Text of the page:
Central Energy Trust Wildbase Recovery (CETWR) in Palmerston North's Victoria Esplanade is a unique experience, giving New Zealanders and international visitors a rare opportunity to engage with the stewardship of our native taonga. There’s nothing else quite like it in Aotearoa.
CETWR opened its doors to the public in February 2019 as part of ‘Explore Esplanade’, a PNCC community event. It comprises breeding and inflight walkthrough aviaries and nine rehabilitation aviaries surrounding the PowerCo Education Centre. Visitors can watch Wildbase Hospital rehabilitation technicians in action and learn the story of each patient – injuries, treatment and recovery. In 6 months, 42,000 visitors have passed through the gates – roughly 250 people per day. 45 school groups, including Kura Kaupapa Māori, have visited – over 2,000 tamariki learning about our taonga and their unique natural world. 41 patients have been admitted, and most importantly, 31 have so far been successfully released back into the wild.
The Education Centre takes manuhiri on a journey through displays and interactive and tangible ways to learn about animal welfare and conservation. The design team conceived and designed all narrative, spatial, furniture, graphic, illustrative and interactive content within the education centre and around the wider facility. A great deal of creative interpretation was used to express the established brand on an environmental scale.
Working alongside mana whenua, Rangitāne o Manawatū, our narrative strategist and education specialist shaped concepts, ideas, whakataukī, and stories of heritage and sense of place. The facility is proudly and entirely bilingual, with all signage, environmental graphics, interactive and tangible games developed in both Te Reo Māori and English. The space’s narrator, the now extinct Huia, is represented by a flock installation, facing the direction of its last known sighting. A short animated film, narrated in Te Reo Māori by a Rangitāne wāhine, introduces visitors to the facility and sets the tone.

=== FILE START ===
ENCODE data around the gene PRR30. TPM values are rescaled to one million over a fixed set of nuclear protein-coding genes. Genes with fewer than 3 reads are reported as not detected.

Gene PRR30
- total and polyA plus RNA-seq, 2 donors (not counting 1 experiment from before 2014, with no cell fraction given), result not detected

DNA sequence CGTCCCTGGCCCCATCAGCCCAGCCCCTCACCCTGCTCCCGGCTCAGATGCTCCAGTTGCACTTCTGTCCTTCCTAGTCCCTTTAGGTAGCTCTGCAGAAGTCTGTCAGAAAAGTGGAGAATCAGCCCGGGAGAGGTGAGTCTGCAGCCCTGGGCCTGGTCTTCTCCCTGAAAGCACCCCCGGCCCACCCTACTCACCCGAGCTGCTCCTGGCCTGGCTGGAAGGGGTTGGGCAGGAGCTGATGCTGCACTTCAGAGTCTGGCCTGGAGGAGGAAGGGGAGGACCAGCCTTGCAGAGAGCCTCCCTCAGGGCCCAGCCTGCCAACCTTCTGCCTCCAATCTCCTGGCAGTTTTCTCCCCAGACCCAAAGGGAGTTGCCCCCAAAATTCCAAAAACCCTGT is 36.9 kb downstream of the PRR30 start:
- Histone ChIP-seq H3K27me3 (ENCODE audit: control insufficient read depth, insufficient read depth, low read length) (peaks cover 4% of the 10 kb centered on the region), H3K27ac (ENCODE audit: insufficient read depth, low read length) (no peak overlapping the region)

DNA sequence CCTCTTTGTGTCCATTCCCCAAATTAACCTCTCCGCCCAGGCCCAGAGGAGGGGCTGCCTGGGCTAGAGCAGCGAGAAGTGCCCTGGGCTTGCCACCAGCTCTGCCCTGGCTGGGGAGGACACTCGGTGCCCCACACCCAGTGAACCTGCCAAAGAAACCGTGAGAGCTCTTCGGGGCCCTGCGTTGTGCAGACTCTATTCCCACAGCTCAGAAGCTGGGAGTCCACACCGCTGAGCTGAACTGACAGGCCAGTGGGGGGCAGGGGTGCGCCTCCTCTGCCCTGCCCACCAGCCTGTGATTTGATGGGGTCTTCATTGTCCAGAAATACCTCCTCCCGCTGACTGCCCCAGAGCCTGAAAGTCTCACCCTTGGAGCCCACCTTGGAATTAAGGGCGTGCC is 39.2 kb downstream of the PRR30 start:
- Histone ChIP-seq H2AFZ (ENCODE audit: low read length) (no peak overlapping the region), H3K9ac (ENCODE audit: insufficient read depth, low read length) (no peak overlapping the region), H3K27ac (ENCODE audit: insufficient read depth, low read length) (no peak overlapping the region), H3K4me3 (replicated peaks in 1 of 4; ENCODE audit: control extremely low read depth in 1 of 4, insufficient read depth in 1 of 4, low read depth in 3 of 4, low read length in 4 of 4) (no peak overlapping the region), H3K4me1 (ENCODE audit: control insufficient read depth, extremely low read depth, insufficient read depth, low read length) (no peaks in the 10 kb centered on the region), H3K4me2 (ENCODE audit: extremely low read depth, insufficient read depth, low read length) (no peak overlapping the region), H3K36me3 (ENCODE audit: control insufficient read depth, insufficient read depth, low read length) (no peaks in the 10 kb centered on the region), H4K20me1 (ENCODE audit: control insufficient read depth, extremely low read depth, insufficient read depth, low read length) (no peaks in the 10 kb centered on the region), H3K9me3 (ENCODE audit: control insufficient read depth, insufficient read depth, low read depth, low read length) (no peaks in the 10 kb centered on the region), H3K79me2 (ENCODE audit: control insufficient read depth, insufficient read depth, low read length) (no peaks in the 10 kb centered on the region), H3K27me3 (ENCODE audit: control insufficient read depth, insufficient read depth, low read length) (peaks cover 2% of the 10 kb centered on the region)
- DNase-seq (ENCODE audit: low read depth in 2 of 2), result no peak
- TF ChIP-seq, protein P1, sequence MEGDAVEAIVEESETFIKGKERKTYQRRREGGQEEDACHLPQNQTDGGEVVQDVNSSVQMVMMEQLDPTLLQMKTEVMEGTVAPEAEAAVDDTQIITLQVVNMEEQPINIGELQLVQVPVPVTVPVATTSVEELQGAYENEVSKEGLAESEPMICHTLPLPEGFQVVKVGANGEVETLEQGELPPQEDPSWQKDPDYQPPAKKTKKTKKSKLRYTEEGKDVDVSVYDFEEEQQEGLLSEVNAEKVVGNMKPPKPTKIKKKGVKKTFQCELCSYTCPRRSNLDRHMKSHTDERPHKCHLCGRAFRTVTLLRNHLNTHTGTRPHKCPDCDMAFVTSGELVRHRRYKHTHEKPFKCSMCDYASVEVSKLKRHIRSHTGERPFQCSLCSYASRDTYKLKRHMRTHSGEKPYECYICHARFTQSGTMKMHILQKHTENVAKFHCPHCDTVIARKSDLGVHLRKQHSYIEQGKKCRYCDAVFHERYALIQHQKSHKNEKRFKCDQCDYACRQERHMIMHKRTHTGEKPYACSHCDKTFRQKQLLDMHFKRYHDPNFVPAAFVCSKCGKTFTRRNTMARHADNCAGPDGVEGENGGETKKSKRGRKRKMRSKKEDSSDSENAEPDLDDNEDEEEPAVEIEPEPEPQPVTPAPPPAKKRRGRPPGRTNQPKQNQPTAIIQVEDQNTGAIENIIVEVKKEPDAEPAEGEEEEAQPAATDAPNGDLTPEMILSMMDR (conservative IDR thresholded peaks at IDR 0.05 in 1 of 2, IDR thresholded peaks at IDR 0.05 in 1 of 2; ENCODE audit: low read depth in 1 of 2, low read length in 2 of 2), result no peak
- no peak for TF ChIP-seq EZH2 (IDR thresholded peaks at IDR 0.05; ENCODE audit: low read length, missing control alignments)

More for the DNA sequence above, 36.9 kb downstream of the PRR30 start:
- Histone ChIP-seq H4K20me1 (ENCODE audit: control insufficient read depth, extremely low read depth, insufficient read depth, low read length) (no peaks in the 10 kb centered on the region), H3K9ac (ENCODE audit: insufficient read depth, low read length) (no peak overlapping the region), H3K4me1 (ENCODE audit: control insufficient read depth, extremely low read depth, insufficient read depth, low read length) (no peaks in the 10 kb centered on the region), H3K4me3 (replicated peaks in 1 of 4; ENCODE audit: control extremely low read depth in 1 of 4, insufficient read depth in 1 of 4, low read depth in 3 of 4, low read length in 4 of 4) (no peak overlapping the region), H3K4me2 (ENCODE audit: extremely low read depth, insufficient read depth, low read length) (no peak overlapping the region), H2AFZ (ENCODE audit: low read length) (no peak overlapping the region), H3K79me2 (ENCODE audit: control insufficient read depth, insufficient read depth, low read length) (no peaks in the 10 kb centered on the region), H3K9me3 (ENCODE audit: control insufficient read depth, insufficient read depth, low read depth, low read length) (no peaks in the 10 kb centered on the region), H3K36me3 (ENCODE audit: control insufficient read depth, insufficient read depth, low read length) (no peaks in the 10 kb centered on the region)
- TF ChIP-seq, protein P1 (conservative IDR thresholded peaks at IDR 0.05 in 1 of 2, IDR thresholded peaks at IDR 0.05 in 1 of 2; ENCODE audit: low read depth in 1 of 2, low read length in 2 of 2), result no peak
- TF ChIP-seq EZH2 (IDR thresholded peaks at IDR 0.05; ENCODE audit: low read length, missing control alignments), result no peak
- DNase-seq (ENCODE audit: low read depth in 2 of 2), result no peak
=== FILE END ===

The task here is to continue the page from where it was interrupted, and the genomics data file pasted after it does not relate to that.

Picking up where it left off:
Throughout the design process, local expertise was brought together wherever possible, with most furniture fabrication and graphic output sourced from within the region. Funds and services to build the facility were crowd-funded or donated in-kind by the local community and national conservation advocates. The community investment in the success of this facility is enormous, and so far, 62 (and counting) volunteers have signed up to help however they can.
CETWR continues to inspire the wider community, with plans afoot by a local business to digitally map the facility, enabling users to experience it virtually, perhaps by clicking on aviaries to view live feeds from within, or accessing digital games by clicking on the tables. This widens the scope for our design narratives to be enjoyed nationally and globally, enabling people to act on and share the conservation message, and continue the kaitiakitanga of our native taonga.
CETWR provides a new attraction for the city, but most of all it brings a new lease of life to the Esplanade and an enhanced sense of identity to the Manawatū community, shaping and creating new connections with our natural world.